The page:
The only downside to that was when the ball was turned over and the home side quickly knocked it in behind, the two remaining defenders were stretched by pacy forwards.

Louza also limped off at half-time after taking a hefty whack on the ankle. There seemed no concern after the game though, and the midfielder was all smiles as he left the dressing room.

Both James Morris and Ryan Andrews had clearly been told to bomb on from their wing-back position, and the latter did that particularly well, often creating an overload which dragged one of Wood’s centre halves out of the middle to help his full-back.

The returning Matheus Martins posed more threat as one of three forwards than he did last season when deployed as a winger. It was a position he played to very good effect for the Under-21s, and with better decision making in the final third he may well have scored or created a clear-cut chance.

The oft-maligned Samuel Kalu still shows signs of being a box of tricks, waiting to be opened. He’s fast, he’s got good feet and he loves running at players: it’s his lack of end product that’s the problem. Slaven Bilic said regularly there was a player within the Nigerian if someone could unluck it. Perhaps, given time and no injuries, it’ll happen under Ismael.

In both halves, the two wider forwards would regularly swap sides and then change back again.

Kone caught the eye in the second half, a couple of superb passes that totally unlocked the Wood defence deserved better endings – and his willingness to take charge in midfield perhaps shows a growth in confidence now he has settled in after moving continents.

At the back, Mattie Pollock looked what Aberdeen fans have said all summer: a commanding, no-nonsense defender who is very good in the air. If three at the back is the way forward, playing alongside a vocal leader like Ryan Porteous might show him in his best light.

None of us has seen much of Kwadwo Baah given he’s spent most of his time at Vicarage Road on loan elsewhere. However, he seems physically stronger than last summer and the flashes he showed suggested he’s worth further consideration.

There was definitely a desire to press in both halves, and a very obvious energy to get the ball back when it was lost – both traits expected of an Ismael team.

At times there was a tendency to over-play in the final third, something that bogged Watford down in many games last season. As the many on the terrace might say, ‘hit it’ is sometimes a good idea instead of trying to thread a pass into an over-crowded box.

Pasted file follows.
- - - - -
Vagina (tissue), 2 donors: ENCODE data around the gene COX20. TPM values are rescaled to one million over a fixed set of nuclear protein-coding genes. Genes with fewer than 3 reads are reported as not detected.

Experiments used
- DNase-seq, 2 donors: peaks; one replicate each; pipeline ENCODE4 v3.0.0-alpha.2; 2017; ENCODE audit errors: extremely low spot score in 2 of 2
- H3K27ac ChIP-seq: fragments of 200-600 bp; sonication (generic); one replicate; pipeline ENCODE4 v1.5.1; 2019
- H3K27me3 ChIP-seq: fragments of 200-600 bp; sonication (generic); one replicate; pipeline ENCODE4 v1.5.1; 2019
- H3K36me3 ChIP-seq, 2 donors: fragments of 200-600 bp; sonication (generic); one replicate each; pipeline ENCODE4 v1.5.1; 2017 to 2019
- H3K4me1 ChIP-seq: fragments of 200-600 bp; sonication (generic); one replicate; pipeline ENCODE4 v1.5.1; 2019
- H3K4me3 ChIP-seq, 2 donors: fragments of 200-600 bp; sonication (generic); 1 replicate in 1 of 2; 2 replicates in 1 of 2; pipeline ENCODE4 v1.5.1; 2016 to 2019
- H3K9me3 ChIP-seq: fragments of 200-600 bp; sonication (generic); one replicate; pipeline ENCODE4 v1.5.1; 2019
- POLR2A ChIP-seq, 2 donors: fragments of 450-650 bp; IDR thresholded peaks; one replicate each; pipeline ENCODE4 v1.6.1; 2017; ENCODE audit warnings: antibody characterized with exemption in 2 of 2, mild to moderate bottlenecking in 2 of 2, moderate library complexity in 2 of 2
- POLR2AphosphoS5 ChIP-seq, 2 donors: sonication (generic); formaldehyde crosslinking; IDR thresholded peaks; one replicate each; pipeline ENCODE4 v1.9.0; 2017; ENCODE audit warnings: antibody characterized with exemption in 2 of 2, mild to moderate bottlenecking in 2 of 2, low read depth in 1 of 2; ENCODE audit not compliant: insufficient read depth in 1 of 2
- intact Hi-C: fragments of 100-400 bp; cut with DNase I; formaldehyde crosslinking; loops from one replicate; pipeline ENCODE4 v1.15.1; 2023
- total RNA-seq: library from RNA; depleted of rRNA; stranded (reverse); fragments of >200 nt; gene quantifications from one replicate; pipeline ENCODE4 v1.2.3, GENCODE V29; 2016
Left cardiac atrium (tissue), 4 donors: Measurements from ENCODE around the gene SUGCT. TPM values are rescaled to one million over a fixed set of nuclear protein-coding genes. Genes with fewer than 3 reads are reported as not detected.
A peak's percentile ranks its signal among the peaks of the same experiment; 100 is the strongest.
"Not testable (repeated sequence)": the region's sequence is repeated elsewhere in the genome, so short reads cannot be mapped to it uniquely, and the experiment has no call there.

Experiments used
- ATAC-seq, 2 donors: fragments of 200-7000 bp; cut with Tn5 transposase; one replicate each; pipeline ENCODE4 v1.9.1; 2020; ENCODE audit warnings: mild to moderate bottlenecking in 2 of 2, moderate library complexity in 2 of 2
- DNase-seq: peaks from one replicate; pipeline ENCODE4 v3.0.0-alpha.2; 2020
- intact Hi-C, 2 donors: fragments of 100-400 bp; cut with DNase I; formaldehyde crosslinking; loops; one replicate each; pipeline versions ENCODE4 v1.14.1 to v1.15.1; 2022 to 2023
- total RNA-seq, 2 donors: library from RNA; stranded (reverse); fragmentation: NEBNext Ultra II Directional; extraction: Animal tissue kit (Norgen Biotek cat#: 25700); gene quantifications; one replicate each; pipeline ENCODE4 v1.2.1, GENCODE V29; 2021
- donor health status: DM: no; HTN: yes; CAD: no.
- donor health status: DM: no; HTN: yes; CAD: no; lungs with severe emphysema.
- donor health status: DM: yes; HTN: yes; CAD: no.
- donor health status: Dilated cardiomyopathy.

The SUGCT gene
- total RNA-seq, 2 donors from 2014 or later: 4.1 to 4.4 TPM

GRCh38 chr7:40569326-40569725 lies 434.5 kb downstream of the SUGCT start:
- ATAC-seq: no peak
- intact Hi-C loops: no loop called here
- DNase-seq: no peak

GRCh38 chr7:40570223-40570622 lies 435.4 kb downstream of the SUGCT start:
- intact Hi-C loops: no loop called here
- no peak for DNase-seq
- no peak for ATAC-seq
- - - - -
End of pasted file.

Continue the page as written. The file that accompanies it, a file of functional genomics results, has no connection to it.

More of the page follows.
Early on, hitting it seemed to be the order of the day as both Bayo and Dele-Bashiru missed the target from range.

The only thing close to a scare for Watford’s defence came after eight minutes when Bachmann had to block with his legs to deny Tyrone Marsh at the back post.

Morris fired across the face of goal from a tight angle, Martins shot at the keeper after a one-two with Bayo, who should have done much better than skew a shot high and wide after being picked out by Sierralta on one of his midfield cameos.

Five minutes into the second half smart interplay between Ken Sema and Jeremy Ngakia created space in the box for Kone, but his shot on the turn came back off the inside of the post.

Soon after the same post denied Hungbo after he had cut in from the right and steered a low shot towards the bottom corner.

Watford Observer: Wes Hoedt captained Watford in the first half last night.Wes Hoedt captained Watford in the first half last night. (Image: Alan Cozzi/Watford FC)

Kone hit the pass of the night on the hour mark, splitting the centre backs and allowing Ngakia to run into the box on the right. The defender pulled the ball back but Tobi Adeyemo never got his body into a great position and ended up miskicking the ball against himself.

The final decent chance of the night came when a fine diagonal ball from Ferreira was flighted perfectly for Kone at the back post, but his header was miscued down into the ground.

Watford (1st half): Bachmann; Porteous, Sierralta, Hoedt; Andrews, Louza, Dele-Bashiru, Morris; Kalu, Bayo, Martins.

Watford (2nd half): Hamer; Ngakia, Kabasele, Pollock, Ferreira; Hungbo, Forde, Kone; Baah, Adeyemo, Sema.